"My closest friends would ask me, 'What did you do? Why doesn't he want to live with you?" As a result, I started to believe that maybe it was my fault; maybe I should have tried harder to convince him to live with me," she says.

Unfortunately, in the months following her separation, Gazal experienced complete estrangement from her son. In the beginning, she wrote many emails to him begging for forgiveness and trying to explain her reasons for letting him go, but he never responded to any of her messages.

"At a time like this, it is the other parent's responsibility to ensure that the child gets to enjoy the company of both parents," she says. "Unfortunately, brainwashing the child causes alienation and removal of the non-custodial parent."

Non-custodial mothers often report that their ex-spouses have used their children as bargaining chips either to punish them for ending the marriage or to get them to stay in the marriage. There have also been instances where mothers felt that they were wrongfully denied custody by judges who, they believe, were working hand in glove with their ex-spouses.

Rajini, a home decor designer based in Mumbai, lost the custody of her two children after an acrimonious divorce proceeding. She knew her 14-year-old son wanted to live with his father in Sweden and she accepted his decision. But she was shocked when in the high court, the judge gave custody of her 24-year-old disabled daughter — who technically does not even fall within custody laws — to her ex-husband on the pretext that in Sweden she would have a better chance of acquiring a job.

Non-custodial mothers are constantly in the process of re-imagining their role as mothers.

Rajini says she was granted only limited visitation rights based on the convenience of her children, who are presently living in Sweden. She strongly believes that the reason why she lost custody of her daughter despite having a strong case was because the judge was in touch with the team representing her ex-spouse. Naturally, the journey toward forging a steady relationship with her children has been difficult.

"I feel my son somewhere felt responsible for the pain I was in for losing my daughter; that guilt prevented him from opening up to me for several years," she says. "My daughter, who has selective mutism, is very uncomfortable around mobile phones, so she refuses to have a conversation over call. It's only recently that I spoke to her on FaceTime after many years."

Despite these challenges, non-custodial mothers are constantly in the process of re-imagining their role as mothers. Gazal says, "Redefining what motherhood means to us begins as a coping mechanism but gradually it provides the opportunity to rediscover ourselves, and our abilities."

Neetu, who is now living in rented accommodation a few kilometers away from her children, meets her sons every day for a couple of hours. She says that in the beginning, it was difficult not to be around her children 24/7 but with time she realized that what happened, happened for the best.

She says, "I have been a full-time mother to my children for many years but now I need to also focus on my career, and my happiness, to show my sons what strong women look like."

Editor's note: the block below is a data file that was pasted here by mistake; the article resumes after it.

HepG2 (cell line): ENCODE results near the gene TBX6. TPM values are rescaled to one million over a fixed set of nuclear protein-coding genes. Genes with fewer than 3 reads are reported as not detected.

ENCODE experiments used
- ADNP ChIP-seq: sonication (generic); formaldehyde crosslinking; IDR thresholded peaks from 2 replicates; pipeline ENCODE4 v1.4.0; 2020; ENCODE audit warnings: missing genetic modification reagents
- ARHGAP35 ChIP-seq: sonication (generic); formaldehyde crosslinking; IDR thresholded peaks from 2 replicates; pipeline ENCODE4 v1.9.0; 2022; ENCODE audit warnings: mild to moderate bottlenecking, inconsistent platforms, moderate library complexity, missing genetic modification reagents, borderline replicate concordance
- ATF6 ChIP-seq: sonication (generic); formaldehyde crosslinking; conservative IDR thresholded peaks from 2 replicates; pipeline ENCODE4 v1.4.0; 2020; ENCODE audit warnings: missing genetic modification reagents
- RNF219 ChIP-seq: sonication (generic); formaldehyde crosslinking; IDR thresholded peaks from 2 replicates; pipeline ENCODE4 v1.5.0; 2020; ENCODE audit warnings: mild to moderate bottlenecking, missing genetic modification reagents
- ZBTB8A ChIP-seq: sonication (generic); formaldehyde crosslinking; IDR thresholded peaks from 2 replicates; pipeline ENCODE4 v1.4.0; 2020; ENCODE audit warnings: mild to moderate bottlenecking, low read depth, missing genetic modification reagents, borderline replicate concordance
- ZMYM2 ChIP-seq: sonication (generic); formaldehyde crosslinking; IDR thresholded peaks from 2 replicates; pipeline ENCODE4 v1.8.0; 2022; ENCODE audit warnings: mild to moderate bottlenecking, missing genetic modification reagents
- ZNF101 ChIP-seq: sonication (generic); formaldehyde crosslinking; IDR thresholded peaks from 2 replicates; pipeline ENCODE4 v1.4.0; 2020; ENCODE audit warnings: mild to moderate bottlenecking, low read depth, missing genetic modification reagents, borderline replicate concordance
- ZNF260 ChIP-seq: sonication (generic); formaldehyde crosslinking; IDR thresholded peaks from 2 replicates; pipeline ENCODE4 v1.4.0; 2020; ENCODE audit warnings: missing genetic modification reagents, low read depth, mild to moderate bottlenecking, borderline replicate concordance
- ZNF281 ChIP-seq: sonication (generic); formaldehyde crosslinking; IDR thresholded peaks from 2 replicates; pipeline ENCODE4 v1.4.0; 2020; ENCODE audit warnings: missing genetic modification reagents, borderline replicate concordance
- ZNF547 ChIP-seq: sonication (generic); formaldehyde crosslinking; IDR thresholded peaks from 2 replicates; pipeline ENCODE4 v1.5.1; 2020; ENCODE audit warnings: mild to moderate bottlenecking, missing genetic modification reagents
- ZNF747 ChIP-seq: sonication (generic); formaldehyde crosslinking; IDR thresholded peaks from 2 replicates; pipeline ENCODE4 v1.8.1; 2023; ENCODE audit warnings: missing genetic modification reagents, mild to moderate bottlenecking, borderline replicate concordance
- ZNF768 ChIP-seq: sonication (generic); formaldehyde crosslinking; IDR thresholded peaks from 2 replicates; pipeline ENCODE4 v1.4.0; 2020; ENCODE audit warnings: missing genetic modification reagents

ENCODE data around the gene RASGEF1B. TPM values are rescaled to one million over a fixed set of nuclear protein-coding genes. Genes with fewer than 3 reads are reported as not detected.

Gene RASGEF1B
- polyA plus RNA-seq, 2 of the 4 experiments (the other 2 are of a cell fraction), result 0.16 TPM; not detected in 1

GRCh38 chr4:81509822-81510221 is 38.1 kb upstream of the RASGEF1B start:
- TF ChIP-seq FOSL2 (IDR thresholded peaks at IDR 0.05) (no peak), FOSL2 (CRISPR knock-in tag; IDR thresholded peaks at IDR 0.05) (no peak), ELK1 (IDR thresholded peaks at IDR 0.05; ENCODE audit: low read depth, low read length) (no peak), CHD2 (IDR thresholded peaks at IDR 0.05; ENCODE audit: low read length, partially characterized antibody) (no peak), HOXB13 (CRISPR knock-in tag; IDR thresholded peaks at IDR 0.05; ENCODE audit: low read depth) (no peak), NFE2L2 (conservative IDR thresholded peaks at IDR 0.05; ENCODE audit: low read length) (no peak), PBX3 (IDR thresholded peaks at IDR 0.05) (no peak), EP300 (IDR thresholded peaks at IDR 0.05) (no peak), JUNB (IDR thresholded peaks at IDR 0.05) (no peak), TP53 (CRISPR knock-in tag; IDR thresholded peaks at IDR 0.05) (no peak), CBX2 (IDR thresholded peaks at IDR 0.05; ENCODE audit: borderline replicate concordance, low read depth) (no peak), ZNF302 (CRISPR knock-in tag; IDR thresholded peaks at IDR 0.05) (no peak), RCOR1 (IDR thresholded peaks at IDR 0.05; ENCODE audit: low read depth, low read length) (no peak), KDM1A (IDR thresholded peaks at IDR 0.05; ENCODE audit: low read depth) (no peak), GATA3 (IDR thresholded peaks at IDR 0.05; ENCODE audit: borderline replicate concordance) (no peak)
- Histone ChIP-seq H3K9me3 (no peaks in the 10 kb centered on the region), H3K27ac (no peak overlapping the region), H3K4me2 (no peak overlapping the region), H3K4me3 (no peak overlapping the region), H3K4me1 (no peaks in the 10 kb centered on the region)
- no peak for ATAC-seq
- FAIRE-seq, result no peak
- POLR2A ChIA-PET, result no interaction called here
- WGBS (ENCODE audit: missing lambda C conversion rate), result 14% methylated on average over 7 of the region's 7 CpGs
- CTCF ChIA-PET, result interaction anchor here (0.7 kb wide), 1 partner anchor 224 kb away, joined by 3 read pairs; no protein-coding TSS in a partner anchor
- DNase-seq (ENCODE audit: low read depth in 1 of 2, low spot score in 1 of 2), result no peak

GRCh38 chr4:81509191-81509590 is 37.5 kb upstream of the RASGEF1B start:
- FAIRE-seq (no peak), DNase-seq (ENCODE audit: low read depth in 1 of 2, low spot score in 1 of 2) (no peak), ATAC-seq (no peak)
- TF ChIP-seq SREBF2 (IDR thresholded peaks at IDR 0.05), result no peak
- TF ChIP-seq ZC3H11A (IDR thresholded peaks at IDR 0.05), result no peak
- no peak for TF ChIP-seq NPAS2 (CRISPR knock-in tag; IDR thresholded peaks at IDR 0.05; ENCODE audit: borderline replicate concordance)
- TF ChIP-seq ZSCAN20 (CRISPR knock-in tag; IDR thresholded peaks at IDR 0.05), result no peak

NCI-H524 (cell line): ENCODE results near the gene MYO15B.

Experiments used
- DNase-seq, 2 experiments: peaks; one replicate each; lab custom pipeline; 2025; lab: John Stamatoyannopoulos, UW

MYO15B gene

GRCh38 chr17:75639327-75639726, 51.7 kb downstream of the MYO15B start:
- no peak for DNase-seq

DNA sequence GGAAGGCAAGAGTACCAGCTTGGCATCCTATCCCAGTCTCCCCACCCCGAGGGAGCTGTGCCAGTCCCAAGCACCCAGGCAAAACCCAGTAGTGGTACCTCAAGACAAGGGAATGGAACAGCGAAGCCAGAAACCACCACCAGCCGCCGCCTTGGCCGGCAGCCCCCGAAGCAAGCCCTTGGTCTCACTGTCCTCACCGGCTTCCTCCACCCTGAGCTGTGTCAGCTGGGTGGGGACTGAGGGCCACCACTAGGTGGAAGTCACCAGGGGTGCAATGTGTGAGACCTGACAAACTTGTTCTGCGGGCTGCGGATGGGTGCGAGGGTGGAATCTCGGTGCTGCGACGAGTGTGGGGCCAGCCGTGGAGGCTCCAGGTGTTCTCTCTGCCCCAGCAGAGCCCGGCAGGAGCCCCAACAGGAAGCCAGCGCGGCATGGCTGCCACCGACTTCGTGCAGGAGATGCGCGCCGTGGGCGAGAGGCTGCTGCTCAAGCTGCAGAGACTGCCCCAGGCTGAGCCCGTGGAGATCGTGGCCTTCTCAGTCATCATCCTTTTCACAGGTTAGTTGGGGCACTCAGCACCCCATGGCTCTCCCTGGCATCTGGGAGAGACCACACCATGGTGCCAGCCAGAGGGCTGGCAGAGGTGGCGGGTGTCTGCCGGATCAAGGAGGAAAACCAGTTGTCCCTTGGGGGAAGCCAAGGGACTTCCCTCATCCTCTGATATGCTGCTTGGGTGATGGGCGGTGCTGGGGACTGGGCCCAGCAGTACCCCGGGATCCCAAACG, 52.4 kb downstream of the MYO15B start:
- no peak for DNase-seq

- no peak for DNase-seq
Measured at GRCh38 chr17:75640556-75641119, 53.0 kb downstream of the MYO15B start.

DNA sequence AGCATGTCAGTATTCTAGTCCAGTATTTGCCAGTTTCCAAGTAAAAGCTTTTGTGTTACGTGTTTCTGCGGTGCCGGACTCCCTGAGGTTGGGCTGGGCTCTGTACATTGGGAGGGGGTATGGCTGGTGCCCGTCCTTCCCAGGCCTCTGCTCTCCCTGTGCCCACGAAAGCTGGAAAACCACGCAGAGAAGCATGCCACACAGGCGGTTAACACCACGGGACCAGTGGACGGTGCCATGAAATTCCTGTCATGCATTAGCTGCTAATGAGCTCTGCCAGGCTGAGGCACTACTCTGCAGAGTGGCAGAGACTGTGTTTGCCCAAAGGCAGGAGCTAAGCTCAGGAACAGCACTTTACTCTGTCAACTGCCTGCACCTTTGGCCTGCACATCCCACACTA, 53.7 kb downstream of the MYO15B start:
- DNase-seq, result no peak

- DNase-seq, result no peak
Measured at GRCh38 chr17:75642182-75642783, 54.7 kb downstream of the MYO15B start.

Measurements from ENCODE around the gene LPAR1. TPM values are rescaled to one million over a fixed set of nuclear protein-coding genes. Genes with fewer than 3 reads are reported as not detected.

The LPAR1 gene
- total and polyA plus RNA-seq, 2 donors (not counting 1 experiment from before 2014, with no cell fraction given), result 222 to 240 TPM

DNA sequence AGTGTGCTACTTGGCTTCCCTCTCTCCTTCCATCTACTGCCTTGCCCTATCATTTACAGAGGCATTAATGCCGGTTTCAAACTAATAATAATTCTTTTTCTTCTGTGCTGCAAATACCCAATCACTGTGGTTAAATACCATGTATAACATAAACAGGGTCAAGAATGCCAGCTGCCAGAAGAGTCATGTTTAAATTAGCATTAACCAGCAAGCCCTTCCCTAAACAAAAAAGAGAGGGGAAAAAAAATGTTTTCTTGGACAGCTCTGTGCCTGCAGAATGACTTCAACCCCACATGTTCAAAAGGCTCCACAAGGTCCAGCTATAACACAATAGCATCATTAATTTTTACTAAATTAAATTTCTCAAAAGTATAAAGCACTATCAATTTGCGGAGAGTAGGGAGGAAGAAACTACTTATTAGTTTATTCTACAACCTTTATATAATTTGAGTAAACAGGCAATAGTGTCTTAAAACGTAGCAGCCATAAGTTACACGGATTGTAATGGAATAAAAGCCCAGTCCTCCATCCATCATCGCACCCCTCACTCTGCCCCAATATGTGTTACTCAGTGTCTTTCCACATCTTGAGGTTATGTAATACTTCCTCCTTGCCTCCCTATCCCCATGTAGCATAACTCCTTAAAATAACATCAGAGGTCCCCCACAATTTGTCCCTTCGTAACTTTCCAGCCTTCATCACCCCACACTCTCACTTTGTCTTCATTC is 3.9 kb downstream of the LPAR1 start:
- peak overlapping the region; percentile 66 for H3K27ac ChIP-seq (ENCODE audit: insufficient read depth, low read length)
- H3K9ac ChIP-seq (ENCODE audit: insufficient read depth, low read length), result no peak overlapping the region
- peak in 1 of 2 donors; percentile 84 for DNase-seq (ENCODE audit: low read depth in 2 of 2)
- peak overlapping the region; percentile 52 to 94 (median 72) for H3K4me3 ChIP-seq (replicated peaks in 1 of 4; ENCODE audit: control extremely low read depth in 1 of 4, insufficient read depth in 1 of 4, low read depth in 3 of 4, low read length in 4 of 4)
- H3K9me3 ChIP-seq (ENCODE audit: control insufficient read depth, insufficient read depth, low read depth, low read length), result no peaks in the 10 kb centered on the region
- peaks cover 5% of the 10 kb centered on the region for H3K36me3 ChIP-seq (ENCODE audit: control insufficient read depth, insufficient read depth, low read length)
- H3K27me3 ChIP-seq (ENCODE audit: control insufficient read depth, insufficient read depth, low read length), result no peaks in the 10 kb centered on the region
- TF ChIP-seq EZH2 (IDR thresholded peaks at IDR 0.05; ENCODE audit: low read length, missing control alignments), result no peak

Gazal, who remains estranged from her adult son, believes her prayers for his well-being have always reached him, which in turn has brought her to a place of peace and helped her start support groups like Milaap: "From being guilty, miserable and heartbroken, I have found a way to use my experience to create a life of meaning and purpose. I am hopeful that when the time is right, my son and I will re-connect."

*Note: Two of the names have been changed to protect privacy.

*Pritha Bhattacharya is a freelance journalist based in New Delhi. She has recently completed her master's degree in women's studies from Tata Institute of Social Sciences, Mumbai. Her previous work, covering issues of gender, culture and politics, have been featured in Firstpost, Down To Earth and Feminism in India. You can find her on Twitter, @prithawrites.

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Society

The Food Truck, A Sign That The White And Wealthy Are Moving In

In San Diego, California, a researcher tracked how in the city's low-income neighborhoods that have traditionally lacked dining options, when interesting eateries arrive the gentrification of white, affluent and college-educated people has begun.

Balboa Park Spring Fling Food Truck festival

San Diego Food Trucks via Facebook
Pascale Joassart-Marcelli

SAN DIEGO — Everybody, it seems, welcomes the arrival of new restaurants, cafés, food trucks and farmers markets.

What could be the downside of fresh veggies, homemade empanadas and a pop-up restaurant specializing in banh mis?

But when they appear in unexpected places – think inner-city areas populated by immigrants – they're often the first salvo in a broader effort to rebrand and remake the community. As a result, these neighborhoods can quickly become unaffordable and unrecognizable to longtime residents.

An appetite for gentrification

I live in San Diego, where I teach courses on urban and food geographies and conduct research on the relationship between food and ethnicity in urban contexts.

In recent years, I started to notice a pattern playing out in the city's low-income neighborhoods that have traditionally lacked food options. More ethnic restaurants, street vendors, community gardens and farmers markets were cropping up. These, in turn, spurred growing numbers of white, affluent and college-educated people to venture into areas they had long avoided.

This observation inspired me to write a book, titled The $16 Taco, about how food – including what's seen as "ethnic," "authentic" or "alternative" – often serves as a spearhead for gentrification.

Take City Heights, a large multi-ethnic San Diego neighborhood where successive waves of refugees from places as far away as Vietnam and Somalia have resettled. In 2016, a dusty vacant lot on the busiest boulevard was converted into an outdoor international marketplace called Fair@44. There, food vendors gather in semi-permanent stalls to sell pupusas, lechon (roasted pig), single-sourced cold-brewed coffee, cupcakes and tamarind raspado (crushed ice) to neighborhood residents, along with tourists and visitors from other parts of the city.

Informal street vendors are casualties.